Without further ado, here’s a bunch of cool shit your favorite feminists are likely wishing for this year — or should be and just don’t realize it yet.
From figuring out your own gender politics to launching massive campaigns and everything in-between, these books have your back as queer people, women, people of color, and other folks living at the intersections. The bonus? They’re also all badass as f*ck.
I did a quick interview with the founder of FlirtyQWERTY, a free and feminist emoji app, about desegregating tech, bringing people together, and flipping people off.
Autostraddle and A-Camp staff and family members are here to talk about what PP means to us as LGBT folks, and why we need it to be around for a very, very long time.
This book is not a manual to create The Feminist Utopia; it is a process that you are invited to share in.
Amber Rose’s Slutwalk truly embraced and celebrated the duality of women’s lives in the modern world, and it was a radically inclusive event — one with an explicit policy against all forms of oppressive language and behavior as well as an explicit intent to include, lift up, and acknowledge the unique and compounded struggles of trans women, women of color, queer women, poor women, and differently abled women.
Podcasts hosted by queer women are guaranteed to brighten your commute. That’s a fact.
From labor rights to environmental justice, these women organized with gender in mind outside of the feminist movement.
Reproaction was borne out of a simple observation: the pro-choice movement is losing in America.
Feminism is alive and well, my friends. And I’ve got 95 photos from across the planet to prove it.
Amnesty International’s Board has put together a draft policy on sex work that could lift up and protect some of the most vulnerable and marginalized folks around the world – and feminists and human rights advocates alike could learn a lot from it. The only problem is that they’re too busy speaking over the sex workers and researchers who emphatically support the proposal to really do so.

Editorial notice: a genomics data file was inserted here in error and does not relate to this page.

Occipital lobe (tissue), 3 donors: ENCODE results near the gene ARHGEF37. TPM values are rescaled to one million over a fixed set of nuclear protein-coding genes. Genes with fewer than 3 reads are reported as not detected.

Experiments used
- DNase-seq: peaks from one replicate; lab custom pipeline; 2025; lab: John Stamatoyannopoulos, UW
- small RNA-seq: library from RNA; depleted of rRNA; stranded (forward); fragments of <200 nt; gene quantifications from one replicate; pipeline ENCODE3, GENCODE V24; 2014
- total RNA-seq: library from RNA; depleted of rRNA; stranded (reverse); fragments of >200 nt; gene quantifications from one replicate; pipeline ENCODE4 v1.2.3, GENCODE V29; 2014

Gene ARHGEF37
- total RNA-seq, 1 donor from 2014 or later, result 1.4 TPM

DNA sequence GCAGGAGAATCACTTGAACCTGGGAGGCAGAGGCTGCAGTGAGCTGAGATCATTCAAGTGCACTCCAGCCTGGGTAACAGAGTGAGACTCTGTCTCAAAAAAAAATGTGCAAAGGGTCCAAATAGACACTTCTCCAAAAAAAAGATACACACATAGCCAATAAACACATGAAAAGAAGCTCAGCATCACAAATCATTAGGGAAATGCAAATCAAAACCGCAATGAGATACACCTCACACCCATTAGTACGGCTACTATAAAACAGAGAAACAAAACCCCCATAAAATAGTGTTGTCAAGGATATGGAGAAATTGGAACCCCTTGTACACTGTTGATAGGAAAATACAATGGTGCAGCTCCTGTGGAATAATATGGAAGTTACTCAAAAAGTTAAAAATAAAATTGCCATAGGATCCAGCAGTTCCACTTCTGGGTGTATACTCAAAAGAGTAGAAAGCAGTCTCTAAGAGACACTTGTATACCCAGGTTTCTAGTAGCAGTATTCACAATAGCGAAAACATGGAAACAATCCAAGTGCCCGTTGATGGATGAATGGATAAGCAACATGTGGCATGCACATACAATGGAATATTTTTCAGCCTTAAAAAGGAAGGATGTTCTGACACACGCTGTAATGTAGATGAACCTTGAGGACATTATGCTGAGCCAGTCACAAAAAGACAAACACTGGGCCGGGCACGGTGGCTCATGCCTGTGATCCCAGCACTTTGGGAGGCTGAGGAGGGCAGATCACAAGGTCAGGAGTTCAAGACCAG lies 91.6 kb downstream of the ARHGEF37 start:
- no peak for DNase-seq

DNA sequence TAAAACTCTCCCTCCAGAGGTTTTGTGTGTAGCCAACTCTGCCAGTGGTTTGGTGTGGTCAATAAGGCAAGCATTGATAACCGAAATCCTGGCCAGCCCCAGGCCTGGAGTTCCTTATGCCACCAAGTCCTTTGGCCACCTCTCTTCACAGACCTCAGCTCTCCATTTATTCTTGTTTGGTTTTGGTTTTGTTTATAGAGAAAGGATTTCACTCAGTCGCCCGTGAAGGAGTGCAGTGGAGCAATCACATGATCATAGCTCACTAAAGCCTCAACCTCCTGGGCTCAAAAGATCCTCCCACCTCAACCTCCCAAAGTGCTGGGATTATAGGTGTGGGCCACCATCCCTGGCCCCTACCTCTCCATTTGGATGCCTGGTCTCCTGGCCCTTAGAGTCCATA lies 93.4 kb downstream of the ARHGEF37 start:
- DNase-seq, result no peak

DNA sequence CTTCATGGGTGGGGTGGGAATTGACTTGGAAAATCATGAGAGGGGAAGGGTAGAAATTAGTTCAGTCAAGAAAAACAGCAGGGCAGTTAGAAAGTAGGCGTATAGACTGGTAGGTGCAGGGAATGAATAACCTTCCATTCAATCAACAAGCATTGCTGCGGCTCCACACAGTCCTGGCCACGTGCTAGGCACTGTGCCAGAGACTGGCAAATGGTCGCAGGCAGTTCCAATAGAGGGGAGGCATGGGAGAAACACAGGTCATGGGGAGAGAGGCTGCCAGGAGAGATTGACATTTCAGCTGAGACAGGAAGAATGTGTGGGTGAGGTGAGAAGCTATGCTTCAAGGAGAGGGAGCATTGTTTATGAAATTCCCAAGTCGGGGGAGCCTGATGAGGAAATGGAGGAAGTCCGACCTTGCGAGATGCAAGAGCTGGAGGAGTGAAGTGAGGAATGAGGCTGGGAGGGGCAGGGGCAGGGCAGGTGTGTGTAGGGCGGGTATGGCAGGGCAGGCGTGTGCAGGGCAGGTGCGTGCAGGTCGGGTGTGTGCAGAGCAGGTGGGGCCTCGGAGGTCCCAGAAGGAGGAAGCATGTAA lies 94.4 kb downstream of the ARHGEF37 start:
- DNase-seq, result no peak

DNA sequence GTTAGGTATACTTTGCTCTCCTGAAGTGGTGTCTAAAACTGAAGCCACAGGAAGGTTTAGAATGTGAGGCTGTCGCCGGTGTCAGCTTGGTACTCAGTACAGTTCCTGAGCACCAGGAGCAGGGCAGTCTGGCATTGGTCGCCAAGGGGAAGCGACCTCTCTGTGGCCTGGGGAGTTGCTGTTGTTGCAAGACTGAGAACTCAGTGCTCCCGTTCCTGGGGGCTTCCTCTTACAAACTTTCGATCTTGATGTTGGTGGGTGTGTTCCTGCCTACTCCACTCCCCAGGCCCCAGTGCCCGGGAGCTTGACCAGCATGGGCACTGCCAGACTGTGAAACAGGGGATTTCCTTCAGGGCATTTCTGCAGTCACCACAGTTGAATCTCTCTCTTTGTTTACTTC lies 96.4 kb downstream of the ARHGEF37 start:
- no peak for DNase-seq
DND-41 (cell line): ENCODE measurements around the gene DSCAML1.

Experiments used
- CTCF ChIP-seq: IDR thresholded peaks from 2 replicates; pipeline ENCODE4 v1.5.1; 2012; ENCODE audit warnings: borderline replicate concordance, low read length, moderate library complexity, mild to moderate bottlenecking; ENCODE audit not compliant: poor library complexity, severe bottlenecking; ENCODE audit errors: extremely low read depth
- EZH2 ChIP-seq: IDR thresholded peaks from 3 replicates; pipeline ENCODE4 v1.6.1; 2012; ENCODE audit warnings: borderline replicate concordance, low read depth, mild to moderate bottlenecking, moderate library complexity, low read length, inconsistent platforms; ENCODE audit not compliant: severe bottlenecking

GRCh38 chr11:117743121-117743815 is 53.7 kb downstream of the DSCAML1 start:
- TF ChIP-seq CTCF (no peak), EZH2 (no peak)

As a follow-up to the time I used “gal pals” sarcastically and taught you all about the queer suffragists, and in honor of Gal Pal Week, this week’s Rebel Girls lesson is going to be about good, old-fashioned friendship.
Folks came from Mexico, Argentina and everywhere in between as well as from Spain for three days of workshops, cultural presentations and a raucous and beautiful closing march.
Documentary films. Policy initiatives. Direct action. These 20 activists are doing it all to save the world — and they’re Autostraddle readers just like you!
Ela Darling and Sovereign Syre might not be who you’d expected to be at the helm of the new, totally feminist, herstorical web series “Boss Bitches of History.” But together, the two adult entertainers are ready to bring women’s history to life – and redefine society’s expectations and pre-determined narratives for women at the same time.
The nearly half a decade that passed between the first and second waves of feminism was a period of great transition for what hadn’t even yet been named the “feminist movement.”
Screet was created as part of the 2015 StartupBus competition, a roadtrip hackathon where folks on different buses develop startup projects on the road, by a team featuring Autostraddle’s very own Creatrix Tiara, and she’s the single person undertaking its second coming. As she builds momentum for the reboot, she set aside some precious moments to talk with me about where Screet comes from and where it’s going.
Breaking glass ceilings in education, bisexual books, and also cute stuff you’ll love!
Time for a pop quiz! JK, it’s more like trivia night.
We’ve broadly written off intense and deep relationships between these fearless suffrage leaders as “friendships” for years, but it’s worth considering what we’re erasing when we do.